When prices of commonly used items go up, consumers must make decisions as to the value of those items and whether they are affordable; but what if water is the item in question? Water is arguably the most critical resource to all living beings, but it is not free. Astonishingly, millions of Americans are forced to choose between water and other important items, like food, rent or mortgage, electricity, or medications. In 2012, the state of California declared that all residents have a right to clean, safe and affordable drinking water, the first state to do so, yet it faces the dilemma of how to guarantee that right.
The impacts of drought and costs associated with infrastructure improvements are driving water prices higher. With drought restrictions in place and voluntary cutbacks encouraged, water use drops and a corresponding drop in revenue ensues for water providers. To recapture lost income, the losses are passed on to the consumer as rate hikes. Infrastructure repairs and upgrades along with storage projects are not cheap, the state investing billions to ensure future resilience. Although recent infrastructure legislation will provide funds toward those endeavors, the funds will be exhausted long before all necessary repairs and upgrades are completed, and the remaining costs will continue to be passed along to consumers.
Water prices in California have increased by approximately 40 percent since the beginning of the year, resulting in 1 in 10 households being unable to pay monthly water bills. In response to the growing concern that millions will have their water shut off, California Attorney General Rob Bonta issued a “legal alert” in October that served as a reminder to water providers of the requirements under the Water Shutoff Protection Act. The act protects a customer from shutoff for at least 60 days from payment due date, and the provider must also allow for seven days’ notice before termination of service. Further, providers must permit alternative or deferred payments, especially for those who meet certain health or financial conditions.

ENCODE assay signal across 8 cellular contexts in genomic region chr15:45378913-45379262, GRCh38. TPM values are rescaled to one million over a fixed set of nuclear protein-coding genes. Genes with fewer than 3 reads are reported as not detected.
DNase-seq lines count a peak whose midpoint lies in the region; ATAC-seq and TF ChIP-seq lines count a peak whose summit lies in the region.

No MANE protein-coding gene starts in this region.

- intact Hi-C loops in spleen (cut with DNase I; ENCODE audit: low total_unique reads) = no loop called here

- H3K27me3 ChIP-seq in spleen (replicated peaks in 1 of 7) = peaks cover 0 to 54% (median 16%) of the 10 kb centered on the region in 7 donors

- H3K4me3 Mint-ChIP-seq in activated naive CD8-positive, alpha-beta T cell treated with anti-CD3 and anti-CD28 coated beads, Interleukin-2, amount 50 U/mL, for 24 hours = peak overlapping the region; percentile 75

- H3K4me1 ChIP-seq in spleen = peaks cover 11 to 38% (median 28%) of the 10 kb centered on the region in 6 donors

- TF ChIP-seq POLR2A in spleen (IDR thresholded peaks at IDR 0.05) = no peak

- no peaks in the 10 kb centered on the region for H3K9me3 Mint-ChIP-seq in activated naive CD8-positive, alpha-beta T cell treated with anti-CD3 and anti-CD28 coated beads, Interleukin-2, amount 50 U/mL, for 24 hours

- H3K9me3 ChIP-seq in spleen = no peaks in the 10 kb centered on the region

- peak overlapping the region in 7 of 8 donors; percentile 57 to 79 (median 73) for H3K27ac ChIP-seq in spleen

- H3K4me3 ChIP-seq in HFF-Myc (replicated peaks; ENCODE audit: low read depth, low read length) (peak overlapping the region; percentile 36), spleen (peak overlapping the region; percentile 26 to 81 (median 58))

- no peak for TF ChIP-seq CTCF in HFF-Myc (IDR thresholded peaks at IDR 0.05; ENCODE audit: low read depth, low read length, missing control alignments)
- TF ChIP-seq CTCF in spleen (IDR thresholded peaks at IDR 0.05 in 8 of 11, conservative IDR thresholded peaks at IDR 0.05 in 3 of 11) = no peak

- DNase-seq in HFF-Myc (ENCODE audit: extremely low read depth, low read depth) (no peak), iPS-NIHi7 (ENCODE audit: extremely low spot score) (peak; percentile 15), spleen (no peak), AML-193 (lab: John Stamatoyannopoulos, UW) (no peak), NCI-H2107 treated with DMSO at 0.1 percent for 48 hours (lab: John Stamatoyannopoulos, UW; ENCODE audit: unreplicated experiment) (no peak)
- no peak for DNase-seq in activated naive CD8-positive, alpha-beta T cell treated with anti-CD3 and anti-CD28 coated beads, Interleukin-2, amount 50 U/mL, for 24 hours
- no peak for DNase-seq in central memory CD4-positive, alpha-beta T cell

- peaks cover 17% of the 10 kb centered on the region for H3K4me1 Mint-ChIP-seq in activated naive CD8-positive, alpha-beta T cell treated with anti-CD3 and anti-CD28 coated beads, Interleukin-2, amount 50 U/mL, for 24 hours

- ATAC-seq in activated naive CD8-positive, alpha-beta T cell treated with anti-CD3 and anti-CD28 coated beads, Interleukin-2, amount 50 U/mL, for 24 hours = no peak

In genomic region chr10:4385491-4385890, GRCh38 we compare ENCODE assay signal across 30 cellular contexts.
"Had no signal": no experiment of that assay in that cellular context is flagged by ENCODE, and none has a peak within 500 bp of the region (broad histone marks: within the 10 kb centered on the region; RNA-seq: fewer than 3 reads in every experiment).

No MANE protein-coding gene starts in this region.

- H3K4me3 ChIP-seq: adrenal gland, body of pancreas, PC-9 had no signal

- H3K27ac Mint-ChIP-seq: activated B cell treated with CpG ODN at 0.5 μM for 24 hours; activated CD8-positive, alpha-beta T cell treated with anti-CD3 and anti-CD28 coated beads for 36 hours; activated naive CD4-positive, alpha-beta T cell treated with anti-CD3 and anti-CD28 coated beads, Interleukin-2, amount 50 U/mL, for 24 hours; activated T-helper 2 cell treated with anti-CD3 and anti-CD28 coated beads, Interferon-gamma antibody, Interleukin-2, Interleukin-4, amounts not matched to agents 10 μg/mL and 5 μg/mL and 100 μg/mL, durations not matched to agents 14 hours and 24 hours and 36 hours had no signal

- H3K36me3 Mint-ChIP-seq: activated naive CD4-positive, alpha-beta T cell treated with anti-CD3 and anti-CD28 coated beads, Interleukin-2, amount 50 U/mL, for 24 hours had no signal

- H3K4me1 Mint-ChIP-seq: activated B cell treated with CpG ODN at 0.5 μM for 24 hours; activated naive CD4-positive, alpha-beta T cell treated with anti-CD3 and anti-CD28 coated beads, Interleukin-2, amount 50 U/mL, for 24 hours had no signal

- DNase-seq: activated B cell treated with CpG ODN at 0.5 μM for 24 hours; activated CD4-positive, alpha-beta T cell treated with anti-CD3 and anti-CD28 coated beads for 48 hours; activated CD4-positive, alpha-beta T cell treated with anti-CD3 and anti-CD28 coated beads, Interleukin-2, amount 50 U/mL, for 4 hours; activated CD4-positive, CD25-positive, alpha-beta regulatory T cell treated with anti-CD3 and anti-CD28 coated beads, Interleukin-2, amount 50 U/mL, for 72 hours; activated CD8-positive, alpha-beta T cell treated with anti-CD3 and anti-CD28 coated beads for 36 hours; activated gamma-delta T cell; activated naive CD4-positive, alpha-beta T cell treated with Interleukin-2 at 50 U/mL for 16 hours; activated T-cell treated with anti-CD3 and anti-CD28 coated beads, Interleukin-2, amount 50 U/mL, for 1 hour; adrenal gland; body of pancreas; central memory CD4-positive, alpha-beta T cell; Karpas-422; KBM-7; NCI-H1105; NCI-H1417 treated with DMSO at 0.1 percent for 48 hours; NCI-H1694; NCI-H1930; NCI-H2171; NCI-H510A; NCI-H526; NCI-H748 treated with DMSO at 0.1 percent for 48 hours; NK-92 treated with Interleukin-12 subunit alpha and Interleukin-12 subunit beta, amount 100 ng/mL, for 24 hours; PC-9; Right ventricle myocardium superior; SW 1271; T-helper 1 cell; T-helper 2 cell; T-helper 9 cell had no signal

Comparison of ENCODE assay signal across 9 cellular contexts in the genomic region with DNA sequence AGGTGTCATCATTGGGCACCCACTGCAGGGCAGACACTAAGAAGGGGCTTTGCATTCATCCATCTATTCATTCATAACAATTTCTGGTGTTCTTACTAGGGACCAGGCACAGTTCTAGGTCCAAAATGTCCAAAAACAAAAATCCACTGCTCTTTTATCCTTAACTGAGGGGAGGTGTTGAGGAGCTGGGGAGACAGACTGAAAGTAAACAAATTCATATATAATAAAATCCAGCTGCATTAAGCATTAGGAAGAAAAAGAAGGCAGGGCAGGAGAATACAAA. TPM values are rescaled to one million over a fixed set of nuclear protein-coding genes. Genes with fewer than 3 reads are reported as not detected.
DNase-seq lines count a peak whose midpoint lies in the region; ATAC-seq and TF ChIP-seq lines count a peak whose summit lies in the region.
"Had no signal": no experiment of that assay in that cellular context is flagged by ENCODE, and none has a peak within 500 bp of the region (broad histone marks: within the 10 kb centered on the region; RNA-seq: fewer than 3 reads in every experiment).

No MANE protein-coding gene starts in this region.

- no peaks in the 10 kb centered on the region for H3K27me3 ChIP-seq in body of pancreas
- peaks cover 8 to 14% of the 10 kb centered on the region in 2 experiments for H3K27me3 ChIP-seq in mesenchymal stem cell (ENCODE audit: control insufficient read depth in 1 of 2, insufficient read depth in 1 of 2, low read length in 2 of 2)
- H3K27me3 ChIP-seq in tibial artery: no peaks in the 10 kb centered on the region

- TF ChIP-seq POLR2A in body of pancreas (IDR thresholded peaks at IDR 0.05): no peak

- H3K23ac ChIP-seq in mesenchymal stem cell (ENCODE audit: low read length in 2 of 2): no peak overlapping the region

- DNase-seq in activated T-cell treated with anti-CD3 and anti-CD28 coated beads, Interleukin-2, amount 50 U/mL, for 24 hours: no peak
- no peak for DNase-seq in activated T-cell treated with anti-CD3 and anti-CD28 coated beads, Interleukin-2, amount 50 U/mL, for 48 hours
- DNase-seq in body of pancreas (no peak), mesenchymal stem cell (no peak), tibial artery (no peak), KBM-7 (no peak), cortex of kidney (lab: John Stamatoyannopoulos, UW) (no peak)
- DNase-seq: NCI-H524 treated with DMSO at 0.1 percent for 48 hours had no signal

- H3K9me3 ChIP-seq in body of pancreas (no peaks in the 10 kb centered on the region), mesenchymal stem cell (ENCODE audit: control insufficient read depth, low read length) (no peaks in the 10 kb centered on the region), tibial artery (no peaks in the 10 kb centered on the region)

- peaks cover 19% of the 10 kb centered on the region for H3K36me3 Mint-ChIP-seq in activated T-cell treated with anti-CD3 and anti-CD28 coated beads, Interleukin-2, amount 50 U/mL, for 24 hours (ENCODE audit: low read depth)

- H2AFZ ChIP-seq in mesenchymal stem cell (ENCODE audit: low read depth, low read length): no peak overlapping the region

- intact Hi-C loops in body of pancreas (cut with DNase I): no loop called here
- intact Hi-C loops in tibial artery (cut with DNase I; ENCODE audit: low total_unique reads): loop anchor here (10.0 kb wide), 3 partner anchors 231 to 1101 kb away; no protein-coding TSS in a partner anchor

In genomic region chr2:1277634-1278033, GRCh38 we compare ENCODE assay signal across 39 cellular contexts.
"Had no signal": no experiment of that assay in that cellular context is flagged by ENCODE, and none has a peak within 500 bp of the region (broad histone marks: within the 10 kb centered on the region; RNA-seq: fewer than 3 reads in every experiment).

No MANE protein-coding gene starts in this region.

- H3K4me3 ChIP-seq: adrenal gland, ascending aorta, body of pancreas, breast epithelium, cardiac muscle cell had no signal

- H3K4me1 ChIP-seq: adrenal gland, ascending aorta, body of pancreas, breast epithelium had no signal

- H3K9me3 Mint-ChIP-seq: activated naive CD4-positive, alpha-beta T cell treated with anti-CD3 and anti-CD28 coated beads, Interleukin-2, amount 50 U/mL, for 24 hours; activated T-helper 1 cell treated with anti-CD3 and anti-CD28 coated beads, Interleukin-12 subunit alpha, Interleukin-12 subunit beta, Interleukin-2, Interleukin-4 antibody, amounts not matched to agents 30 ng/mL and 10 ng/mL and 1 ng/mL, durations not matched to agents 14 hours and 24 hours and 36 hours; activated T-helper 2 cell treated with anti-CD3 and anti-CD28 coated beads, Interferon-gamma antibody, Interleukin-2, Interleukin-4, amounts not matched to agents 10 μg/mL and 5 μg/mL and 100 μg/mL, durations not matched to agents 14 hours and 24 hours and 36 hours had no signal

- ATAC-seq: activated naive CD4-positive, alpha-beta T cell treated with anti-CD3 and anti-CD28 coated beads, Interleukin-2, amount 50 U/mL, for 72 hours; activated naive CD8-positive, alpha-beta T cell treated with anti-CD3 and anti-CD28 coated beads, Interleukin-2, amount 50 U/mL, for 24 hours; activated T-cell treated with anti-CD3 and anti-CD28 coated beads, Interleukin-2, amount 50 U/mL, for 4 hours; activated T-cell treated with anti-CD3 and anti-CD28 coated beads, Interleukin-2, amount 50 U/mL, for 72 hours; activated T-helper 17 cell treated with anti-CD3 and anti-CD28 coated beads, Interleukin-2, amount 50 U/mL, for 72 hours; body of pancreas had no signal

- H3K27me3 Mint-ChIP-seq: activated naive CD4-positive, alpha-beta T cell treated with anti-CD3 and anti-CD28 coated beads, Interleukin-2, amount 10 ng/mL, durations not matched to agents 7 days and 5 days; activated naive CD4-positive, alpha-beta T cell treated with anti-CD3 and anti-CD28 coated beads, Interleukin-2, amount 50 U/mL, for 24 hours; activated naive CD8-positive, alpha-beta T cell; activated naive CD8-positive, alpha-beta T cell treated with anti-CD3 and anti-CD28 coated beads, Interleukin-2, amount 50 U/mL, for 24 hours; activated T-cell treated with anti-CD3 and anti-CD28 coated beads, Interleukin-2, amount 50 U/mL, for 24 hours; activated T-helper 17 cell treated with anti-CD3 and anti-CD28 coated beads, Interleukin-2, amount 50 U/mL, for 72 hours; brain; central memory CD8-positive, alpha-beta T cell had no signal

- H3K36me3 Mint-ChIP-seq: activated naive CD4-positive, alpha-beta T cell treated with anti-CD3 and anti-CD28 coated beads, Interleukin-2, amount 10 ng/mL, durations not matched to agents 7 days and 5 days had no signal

The Infrastructure and Jobs Act allocates $225 million in grants to reduce the water rates for low-income households and address arrearages, though these funds are shared between all states and as such won’t cover the entirety of the need. Several local programs provide funds to assist low-income residents to avoid shutoffs, and $200 million is currently allocated by the state to assist with water bills; however, these funding sources are not long-term and are often only offered one time per household. In an attempt to establish a permanent program aimed at helping low-income residents pay for water and sewage, California lawmakers voted in August to create the Water Rate Assistance Program. The bill was vetoed by Gov. Newsom who stated, “This is a permanent program that would not be implemented or initiated until funding is provided. At this time, there is no sustainable, ongoing funding identified.”
The state and the consumer are left facing difficult water decisions. The state made a promise that clean, affordable, and accessible water is a right guaranteed to all but has yet to determine how to keep that promise. Until that time, the consumer must continue making choices as to what to forgo to pay for that right.
 Pineda, Dorany. “As Drought Drives Prices Higher, Millions of Californians Struggle to Pay for Water.” Los Angeles Times, Los Angeles Times, 24 Oct. 2022, https://www.latimes.com/california/story/2022-10-24/millions-of-californians-are-struggling-to-pay-for-water.
 “Attorney General Bonta Issues Legal Guidance to Water Providers on Protections for Residents Facing Water Shutoffs.” State of California - Department of Justice - Office of the Attorney General, 26 Oct. 2022, https://oag.ca.gov/news/press-releases/attorney-general-bonta-issues-legal-guidance-water-providers-protections.
 Governor, California; Newsom (2022). “Veto of Senate Bill 222.” Gov.ca.gov, 28 Sept. 2022, https://gov.ca.gov/wp-content/uploads/2022/09/SB-222-VETO.pdf?emrc=00d97d.